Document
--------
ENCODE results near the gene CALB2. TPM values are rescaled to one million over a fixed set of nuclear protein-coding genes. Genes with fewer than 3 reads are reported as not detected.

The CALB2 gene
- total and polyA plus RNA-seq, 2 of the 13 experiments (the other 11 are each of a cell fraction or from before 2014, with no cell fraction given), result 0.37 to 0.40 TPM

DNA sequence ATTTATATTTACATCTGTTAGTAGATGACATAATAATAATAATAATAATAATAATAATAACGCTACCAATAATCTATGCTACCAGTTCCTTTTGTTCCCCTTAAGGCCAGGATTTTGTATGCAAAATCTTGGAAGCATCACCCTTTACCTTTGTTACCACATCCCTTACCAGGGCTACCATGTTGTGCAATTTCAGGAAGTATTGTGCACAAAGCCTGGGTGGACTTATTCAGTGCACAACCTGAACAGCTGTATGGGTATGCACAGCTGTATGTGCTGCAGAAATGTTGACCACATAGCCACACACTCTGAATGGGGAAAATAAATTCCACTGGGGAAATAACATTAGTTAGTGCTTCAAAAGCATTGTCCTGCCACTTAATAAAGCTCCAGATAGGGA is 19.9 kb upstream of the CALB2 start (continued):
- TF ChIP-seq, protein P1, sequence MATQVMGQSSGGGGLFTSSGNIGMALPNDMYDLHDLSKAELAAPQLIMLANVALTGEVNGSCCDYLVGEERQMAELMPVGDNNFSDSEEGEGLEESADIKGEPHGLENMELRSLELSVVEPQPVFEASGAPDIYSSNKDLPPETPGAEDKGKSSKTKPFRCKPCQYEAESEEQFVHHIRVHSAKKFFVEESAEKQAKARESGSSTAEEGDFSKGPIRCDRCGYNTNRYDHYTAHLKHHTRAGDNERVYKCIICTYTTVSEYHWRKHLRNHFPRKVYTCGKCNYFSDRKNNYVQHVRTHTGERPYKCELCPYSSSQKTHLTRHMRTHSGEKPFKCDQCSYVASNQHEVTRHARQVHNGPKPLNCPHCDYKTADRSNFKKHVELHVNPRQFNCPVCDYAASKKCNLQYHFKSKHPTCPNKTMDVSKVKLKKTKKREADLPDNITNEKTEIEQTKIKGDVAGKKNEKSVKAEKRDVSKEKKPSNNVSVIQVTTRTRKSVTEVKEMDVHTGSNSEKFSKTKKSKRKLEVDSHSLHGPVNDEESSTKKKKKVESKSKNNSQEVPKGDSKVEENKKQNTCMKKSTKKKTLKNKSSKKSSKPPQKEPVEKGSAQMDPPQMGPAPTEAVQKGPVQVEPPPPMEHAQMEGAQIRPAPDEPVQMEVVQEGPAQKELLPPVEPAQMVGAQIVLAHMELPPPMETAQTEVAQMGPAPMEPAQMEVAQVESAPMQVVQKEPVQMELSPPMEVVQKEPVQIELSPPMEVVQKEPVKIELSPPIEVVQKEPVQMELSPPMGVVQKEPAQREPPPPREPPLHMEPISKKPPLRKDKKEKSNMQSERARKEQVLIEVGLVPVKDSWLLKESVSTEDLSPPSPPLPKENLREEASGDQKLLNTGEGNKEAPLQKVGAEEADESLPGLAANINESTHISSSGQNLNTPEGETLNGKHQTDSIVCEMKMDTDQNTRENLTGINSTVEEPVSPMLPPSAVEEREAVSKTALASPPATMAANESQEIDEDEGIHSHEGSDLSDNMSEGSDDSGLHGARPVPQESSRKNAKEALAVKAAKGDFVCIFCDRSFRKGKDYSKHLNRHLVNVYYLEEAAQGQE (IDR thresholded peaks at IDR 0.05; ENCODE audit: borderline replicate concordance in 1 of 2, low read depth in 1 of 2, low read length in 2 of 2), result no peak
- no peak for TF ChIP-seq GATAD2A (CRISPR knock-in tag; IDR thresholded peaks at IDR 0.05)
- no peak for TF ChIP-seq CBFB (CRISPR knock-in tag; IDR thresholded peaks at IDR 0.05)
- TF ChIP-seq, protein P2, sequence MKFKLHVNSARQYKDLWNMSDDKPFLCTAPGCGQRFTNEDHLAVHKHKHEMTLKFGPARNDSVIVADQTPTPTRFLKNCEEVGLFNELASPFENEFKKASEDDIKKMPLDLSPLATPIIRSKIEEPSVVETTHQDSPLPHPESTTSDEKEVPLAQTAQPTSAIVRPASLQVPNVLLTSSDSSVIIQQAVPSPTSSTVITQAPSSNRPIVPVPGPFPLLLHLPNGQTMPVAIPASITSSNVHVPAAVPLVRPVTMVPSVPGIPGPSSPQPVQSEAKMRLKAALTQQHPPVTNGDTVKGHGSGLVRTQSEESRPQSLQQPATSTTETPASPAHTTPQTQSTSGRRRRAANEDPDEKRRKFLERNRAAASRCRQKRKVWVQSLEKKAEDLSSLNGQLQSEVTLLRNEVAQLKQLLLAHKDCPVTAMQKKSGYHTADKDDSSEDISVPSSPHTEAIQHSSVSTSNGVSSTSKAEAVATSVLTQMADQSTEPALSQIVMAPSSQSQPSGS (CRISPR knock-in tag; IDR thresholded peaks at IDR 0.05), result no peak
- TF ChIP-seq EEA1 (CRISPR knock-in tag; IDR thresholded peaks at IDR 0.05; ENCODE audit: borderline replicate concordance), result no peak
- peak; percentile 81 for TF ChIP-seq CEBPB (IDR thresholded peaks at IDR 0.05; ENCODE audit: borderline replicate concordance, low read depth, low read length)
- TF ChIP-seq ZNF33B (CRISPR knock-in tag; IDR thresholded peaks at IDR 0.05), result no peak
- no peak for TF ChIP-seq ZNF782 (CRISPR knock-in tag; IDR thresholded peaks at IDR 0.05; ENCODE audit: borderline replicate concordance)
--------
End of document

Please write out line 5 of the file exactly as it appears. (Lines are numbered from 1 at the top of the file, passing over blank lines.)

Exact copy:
- TF ChIP-seq, protein P1, sequence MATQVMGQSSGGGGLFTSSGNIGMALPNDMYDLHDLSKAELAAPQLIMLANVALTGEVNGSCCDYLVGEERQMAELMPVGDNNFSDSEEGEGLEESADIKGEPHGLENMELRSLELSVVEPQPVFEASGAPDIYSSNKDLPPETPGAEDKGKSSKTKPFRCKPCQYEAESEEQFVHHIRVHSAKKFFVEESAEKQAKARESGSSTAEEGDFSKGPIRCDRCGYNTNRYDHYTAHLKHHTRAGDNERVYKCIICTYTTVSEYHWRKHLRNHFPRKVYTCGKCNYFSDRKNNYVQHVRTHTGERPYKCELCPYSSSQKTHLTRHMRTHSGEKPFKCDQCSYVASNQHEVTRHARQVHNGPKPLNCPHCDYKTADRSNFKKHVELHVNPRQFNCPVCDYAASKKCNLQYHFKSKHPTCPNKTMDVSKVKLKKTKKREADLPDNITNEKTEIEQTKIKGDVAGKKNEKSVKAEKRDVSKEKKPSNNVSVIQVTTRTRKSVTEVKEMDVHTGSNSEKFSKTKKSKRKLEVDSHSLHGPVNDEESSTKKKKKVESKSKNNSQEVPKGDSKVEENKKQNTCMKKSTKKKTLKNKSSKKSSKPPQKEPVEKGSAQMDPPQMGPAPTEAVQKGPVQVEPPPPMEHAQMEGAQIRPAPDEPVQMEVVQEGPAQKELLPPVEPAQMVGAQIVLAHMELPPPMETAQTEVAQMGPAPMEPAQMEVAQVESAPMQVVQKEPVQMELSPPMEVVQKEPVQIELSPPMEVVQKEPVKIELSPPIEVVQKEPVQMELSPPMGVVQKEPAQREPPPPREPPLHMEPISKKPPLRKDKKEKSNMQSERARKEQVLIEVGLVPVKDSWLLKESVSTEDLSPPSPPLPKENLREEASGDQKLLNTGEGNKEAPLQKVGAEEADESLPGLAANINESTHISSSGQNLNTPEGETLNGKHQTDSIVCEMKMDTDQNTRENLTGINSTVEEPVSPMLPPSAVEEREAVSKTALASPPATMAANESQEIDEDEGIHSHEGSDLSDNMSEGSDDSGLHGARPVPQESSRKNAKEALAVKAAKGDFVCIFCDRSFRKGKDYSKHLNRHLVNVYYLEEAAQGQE (IDR thresholded peaks at IDR 0.05; ENCODE audit: borderline replicate concordance in 1 of 2, low read depth in 1 of 2, low read length in 2 of 2), result no peak